Some in Congress want to permanently reauthorize this program, but permanent reauthorization of programs sets a bad precedent. It also seems to indicate that there is something wrong with private land ownership, and that the federal government needs to buy more and more and more private land. Taxpayers are better served if programs are continually reviewed, evaluated, and then reauthorized–with appropriate changes in policy, if deemed prudent. This also forces Congress to prioritize in a way that they rarely do.

The LWCF, initially a bipartisan endeavor, strayed far from its initial goals and now serves as a tool for the federal government to pay for or seize land from states and individuals. States and localities are the best stewards of the beautiful land that we Americans call home, not the federal government. Congress should look to give states greater authority and power over their own lands and should not reauthorize the LWCF without first initiating substantial reforms.

Americans Deserve a Committee Focused on Real Energy Reform

As with any suggestion of a change in the status quo in Washington, my call for the establishment of an Energy & Natural Resources Committee in the U.S. House of Representatives (a position which I have held for over five years) has been met with some reservation. I am happy to continue the dialogue about why this is long overdue and welcome others to join the conversation.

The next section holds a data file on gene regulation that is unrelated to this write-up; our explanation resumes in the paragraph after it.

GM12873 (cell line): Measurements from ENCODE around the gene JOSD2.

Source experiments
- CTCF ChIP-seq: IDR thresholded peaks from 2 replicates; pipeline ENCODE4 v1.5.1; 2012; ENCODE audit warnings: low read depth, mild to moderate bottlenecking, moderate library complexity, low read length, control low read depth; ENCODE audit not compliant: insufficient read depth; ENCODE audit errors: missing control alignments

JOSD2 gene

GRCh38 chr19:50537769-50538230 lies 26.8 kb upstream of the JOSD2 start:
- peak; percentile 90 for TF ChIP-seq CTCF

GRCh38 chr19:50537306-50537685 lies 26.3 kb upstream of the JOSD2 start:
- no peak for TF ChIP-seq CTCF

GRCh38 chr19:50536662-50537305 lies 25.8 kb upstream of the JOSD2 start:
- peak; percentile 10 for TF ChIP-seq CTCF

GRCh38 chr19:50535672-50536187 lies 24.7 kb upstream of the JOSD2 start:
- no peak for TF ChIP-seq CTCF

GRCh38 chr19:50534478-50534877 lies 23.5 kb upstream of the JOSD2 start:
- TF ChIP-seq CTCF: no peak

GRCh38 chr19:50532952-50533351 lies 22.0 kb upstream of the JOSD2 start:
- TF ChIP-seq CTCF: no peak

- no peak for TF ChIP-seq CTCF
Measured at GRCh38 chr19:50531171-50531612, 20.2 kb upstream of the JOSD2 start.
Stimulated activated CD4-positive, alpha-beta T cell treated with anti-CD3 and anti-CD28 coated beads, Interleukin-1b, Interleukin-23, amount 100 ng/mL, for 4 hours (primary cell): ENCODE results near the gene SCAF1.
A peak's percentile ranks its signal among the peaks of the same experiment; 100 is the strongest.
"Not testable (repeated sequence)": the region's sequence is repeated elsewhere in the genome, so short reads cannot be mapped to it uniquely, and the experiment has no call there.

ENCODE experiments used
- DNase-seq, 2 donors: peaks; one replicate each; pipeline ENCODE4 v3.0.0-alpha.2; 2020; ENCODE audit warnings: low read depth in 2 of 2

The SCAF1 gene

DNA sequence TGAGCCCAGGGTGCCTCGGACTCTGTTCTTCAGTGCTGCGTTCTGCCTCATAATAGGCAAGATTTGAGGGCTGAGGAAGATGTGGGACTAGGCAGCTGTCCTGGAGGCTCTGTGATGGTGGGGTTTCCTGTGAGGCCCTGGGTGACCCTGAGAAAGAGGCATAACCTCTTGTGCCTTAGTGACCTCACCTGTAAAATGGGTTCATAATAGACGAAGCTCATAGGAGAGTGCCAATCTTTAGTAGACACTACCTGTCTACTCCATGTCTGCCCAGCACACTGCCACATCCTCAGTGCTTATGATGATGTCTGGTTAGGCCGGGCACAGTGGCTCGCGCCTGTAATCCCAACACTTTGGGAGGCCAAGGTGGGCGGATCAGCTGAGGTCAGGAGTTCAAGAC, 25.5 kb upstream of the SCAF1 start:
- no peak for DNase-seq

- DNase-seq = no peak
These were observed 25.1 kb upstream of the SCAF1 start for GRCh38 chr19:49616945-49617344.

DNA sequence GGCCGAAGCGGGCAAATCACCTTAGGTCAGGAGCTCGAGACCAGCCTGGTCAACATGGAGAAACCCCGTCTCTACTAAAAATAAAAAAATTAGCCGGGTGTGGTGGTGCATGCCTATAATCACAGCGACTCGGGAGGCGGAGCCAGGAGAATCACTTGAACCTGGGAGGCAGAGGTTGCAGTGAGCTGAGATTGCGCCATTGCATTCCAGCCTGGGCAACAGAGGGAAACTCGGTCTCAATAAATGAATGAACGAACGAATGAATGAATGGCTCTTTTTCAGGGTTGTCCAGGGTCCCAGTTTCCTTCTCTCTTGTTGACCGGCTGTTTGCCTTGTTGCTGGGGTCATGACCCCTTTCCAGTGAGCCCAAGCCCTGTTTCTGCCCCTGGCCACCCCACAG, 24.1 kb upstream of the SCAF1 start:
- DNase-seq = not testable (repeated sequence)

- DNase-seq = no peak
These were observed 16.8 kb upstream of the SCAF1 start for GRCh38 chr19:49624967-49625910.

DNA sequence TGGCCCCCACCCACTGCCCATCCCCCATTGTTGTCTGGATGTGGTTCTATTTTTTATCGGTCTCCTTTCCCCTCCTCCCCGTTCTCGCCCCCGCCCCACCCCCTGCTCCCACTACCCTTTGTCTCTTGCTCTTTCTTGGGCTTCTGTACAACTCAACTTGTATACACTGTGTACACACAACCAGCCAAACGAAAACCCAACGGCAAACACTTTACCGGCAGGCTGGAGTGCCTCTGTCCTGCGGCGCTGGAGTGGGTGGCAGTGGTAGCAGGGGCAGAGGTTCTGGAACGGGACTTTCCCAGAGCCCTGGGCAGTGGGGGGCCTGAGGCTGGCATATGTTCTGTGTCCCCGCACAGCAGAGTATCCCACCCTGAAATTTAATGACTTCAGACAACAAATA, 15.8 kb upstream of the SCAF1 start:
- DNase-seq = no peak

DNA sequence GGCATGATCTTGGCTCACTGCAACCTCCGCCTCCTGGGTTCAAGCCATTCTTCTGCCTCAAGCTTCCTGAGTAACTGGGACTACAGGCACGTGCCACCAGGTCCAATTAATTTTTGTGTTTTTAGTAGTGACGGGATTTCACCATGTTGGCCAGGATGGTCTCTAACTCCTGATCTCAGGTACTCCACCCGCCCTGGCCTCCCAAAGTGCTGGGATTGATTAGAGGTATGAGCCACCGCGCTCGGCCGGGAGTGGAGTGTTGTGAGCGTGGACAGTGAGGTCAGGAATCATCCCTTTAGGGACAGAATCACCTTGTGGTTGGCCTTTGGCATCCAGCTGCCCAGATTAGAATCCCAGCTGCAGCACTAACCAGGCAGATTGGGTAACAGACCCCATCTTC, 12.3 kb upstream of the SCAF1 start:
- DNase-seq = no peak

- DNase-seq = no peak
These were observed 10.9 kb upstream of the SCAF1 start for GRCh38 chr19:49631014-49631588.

Representative Ed Whitfield recently announced plans to retire from Congress at the end of this term. Whitfield, who chairs the Energy and Commerce Subcommittee on Energy and Power, said one of the issues a future Congress could take on would be to “revisit the Clean Air Act.”

Revisiting the Clean Air Act would be a worthy endeavor. The Obama administration has misused the statute by pursuing the regulation of carbon dioxide to grab more power and exert more control over Americans’ daily lives. Energy policy generally under President Obama has become subservient to carbon dioxide policy through the hijacking of the Clean Air Act by anti-energy groups and their allies in Washington. Just this week, this fact was evidenced by the swift Democratic opposition to the very modest energy bill advanced by Commerce Committee Republicans after a year of “bipartisan” negotiations.

Amending the Clean Air Act currently falls under the jurisdiction of the Energy and Commerce Committee. In fact, the committee wrote the laws that the Obama administration is now abusing. Even the committee’s longest serving former Chairman, John Dingell, never intended the Clean Air Act to control carbon dioxide.

To its credit, the Energy and Commerce Committee has held dozens of hearings on the havoc caused by the Administration’s misuse of the Clean Air Act. Unfortunately, they have never mustered the political will to amend the Act’s language to reflect its original intent.